Malta will miss all its projected carbon emission targets for 2030 by a massive 62 per cent, making it the most regressive country in the EU by a long shot.
An over-reliance on petrol and diesel cars is one of the factors being blamed for the country coming in dead last in an analysis of how the 28 member states are progressing towards climate and energy targets.
Malta's 61.7 per cent gap to the 2030 greenhouse gas emission target is double the gap of the second worst country, Luxembourg, which will fall short by 25.3 per cent.
Only Portugal, Greece and Sweden are forecast to exceed the targets.
Malta has missed its targets every year since 2013, the report said. According to the 2030 targets outlined in the report, Malta must reach a target of between 10.6% – 13.3% for renewable energy, along with a final energy target of 0.9% for of oil consumption.
The report also refers to an agreement with Bulgaria to buy its surplus emissions-reduction points so that Malta can meet its legal obligations.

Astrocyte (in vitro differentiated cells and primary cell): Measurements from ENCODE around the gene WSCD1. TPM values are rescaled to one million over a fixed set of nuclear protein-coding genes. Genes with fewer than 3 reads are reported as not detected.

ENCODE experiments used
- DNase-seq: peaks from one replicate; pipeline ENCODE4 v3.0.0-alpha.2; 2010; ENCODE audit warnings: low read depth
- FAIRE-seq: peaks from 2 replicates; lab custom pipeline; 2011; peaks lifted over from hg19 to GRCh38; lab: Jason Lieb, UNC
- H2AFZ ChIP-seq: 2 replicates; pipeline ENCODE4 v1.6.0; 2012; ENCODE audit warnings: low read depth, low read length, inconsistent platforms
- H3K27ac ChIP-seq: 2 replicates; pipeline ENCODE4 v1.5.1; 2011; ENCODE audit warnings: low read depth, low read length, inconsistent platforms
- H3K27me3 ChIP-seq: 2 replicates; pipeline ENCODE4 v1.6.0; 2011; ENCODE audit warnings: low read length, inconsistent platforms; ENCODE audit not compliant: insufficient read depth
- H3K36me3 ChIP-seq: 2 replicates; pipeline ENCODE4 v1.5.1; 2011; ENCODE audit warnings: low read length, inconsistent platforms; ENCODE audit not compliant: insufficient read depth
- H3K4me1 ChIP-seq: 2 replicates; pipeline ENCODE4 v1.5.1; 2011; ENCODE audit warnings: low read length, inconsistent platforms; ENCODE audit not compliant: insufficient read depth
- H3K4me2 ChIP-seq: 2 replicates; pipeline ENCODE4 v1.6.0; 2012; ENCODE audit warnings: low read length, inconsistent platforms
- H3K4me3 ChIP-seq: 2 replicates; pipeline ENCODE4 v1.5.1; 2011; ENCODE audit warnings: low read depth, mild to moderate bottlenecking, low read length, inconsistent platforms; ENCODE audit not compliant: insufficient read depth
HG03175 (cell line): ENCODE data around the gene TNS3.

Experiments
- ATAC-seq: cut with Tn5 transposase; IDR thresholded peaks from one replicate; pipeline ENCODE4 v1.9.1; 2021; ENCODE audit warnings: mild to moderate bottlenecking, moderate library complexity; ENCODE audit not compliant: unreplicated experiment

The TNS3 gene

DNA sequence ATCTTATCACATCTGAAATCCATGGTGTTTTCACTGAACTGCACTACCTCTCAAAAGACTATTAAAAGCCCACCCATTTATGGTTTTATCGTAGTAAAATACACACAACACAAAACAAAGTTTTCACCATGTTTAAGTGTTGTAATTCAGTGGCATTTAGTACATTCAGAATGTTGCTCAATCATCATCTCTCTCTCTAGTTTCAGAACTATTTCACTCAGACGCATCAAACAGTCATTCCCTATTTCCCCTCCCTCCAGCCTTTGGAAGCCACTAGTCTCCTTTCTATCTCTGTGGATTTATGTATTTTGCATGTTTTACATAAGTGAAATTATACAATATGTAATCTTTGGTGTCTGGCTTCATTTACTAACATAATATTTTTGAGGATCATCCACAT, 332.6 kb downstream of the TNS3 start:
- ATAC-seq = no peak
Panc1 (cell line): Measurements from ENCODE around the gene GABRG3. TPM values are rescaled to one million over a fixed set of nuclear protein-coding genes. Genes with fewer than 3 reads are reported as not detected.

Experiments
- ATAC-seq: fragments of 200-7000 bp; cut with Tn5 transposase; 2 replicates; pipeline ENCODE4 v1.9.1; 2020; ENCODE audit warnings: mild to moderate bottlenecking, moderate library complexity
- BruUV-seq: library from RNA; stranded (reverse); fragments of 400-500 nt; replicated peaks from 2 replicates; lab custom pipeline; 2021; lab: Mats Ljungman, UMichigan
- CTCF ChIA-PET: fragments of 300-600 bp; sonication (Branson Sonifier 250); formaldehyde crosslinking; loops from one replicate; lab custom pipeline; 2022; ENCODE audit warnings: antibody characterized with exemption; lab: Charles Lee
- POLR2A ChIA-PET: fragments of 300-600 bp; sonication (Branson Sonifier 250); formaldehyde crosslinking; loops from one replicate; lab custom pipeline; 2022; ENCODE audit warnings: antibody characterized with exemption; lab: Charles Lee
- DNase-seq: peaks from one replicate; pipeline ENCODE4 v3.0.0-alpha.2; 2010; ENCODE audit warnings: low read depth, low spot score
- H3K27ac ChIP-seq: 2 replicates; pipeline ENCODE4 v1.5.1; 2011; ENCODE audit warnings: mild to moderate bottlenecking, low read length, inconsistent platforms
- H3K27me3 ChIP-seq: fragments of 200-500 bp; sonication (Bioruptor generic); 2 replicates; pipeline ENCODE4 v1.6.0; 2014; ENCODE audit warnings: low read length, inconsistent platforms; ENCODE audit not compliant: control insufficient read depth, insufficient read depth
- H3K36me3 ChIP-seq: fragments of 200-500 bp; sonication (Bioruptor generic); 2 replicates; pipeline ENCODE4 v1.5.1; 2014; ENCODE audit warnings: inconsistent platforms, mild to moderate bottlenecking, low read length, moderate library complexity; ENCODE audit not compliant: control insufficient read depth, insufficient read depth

It says: "Malta will need to make further use of additional flexibility mechanisms such as purchasing AEAs (annual emission allocations) from Member States that have overachieved their targets."
Professor Maria Attard and Dr Stefano Moncada of the University of Malta said: "For those in the know these figures are no surprise."
Both academics, who are involved in the Climate Change Platform at the University of Malta, explained that although the country has made progress switching to gas for power generation, nothing was being done about the transport sector.
Dr Attard and Dr Moncada said the transport sector was "the second largest emitter in the islands" and said there was "a lack of restraint" on car use and car ownership.
Petrol and diesel cars are to be phased out in Malta but the government has yet to announce the cut-off date.
The academics said there has been a real lack of effort to address the aging car fleet, alternative means of transport and the bigger vehicles that consume more fuel and pollute more.
"We are basically building more roads for more cars," they said in a joint response.
"The priority given to the private car in the road design and construction has also undermined any chance for public transport to improve and be an attractive alternative to the car. We have indeed reduced the priority to bus (also through lack of enforcement of existing bus lanes) rather than increase it."
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